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Suffolk Center for Speech

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What are the benefits of practicing at home?

Have you ever been thought to your-self that “life gets in the way?” Well, you are not alone. It is normal for parents who work full time jobs to feel like the day just flies by. However, most parents do not realize the importance of making practicing speech and language at home. Practicing speech and language therapy can mean all the difference in your child’s progress. Practicing at home does not need to be a major time commitment, however, practicing for five or ten minutes every day will benefit your child more than practicing only one per week.

Benefits

  • Therapy becomes more effective- higher outcome
  • Family feels that they are involved in their child’s success
  • Family increases their knowledge about child’s development
  • Family feels more confident with child’s communication abilities
  • Client has a better long term support system
  • Promotes carry over

 

Why is it important

Why is practice important? Well, the more your child is exposed to the skill, the faster he/she will catch on. When the SLP sends practice work home for the child, the parent can work together to complete work that may be challenging. This will allow the parent to understand what the child is working on and how to work on it differently at home. Homework activities provide opportunities for the child to practice his/her goals in a more natural environment with the encouragement and support from family. It is important for the parent to collaborate with the Speech-Language Pathologist that is working with the child to ensure the same cues and prompts are given at home, as they are in therapy.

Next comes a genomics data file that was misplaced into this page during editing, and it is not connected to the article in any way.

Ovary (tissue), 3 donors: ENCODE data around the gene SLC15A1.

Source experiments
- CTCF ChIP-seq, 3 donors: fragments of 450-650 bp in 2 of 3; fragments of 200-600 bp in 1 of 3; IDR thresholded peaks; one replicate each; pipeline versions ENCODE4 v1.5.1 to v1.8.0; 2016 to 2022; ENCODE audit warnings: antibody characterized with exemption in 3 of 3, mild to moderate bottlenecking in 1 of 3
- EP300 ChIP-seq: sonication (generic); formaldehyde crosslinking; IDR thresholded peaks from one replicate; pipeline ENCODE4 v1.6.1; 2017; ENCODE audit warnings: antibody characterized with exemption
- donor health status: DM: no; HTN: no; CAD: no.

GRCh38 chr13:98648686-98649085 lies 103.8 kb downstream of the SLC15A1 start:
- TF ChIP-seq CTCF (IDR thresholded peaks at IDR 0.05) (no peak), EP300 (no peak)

Some parents may decrease the amount of home practice due to positive feedback from his/her therapist. However, even if your child has met his/her goals, the last goal of speech therapy should be carrying over that skill to other settings. It is important for parents to maintain practicing at to ensure that the child’s skill is not only mastered in the therapy room. The patient may be showing improvement in the therapy room without carrying that improvement over to other settings during everyday life such as home, school, and socializing with friends.

*The good news: home practice can be fun!

Practicing at home does not have to be a set of drills before play time. Parents can incorporate home practice while participating in activities in daily life. For an example, the parent can incorporate language, articulation, and fluency at a food store, restaurant, playground, or the pool. The main key to is to have fun!!

What can help motivate child at home:

  • Providing a model: Models will help child visualize and understand the task they are being asked to do.
  • Feedback: Feedback is beneficial for children to help them understand what they are doing wrong, and how to fix it.
  • Reinforcement: Providing reinforcement will increase the child’s motivation and self-confidence.
  • Sticker chart: A sticker chart can be used as a reward system. The parent can tell the child that he/she will receive a sticker for every time he/she practices. The parent will then set a goal for the child to have 4 stickers on the chart before the end of the week. If the child has 4 stickers, he/she will get a reward.
  • Schedule: Making a schedule will allow the child to fit practice speech and language into his/her schedule. This will help them stay consistent and ensure they are practicing.
  • Incorporating speech and language in daily routines: Children tend to feel most comfortable in their homes because there is less pressure. By incorporating speech and language in daily routines, parents can feel involved in their child’s progress and see faster results.

Source: ASHA.org

-Lauren LaGreca, M.A, CF-SLP

 

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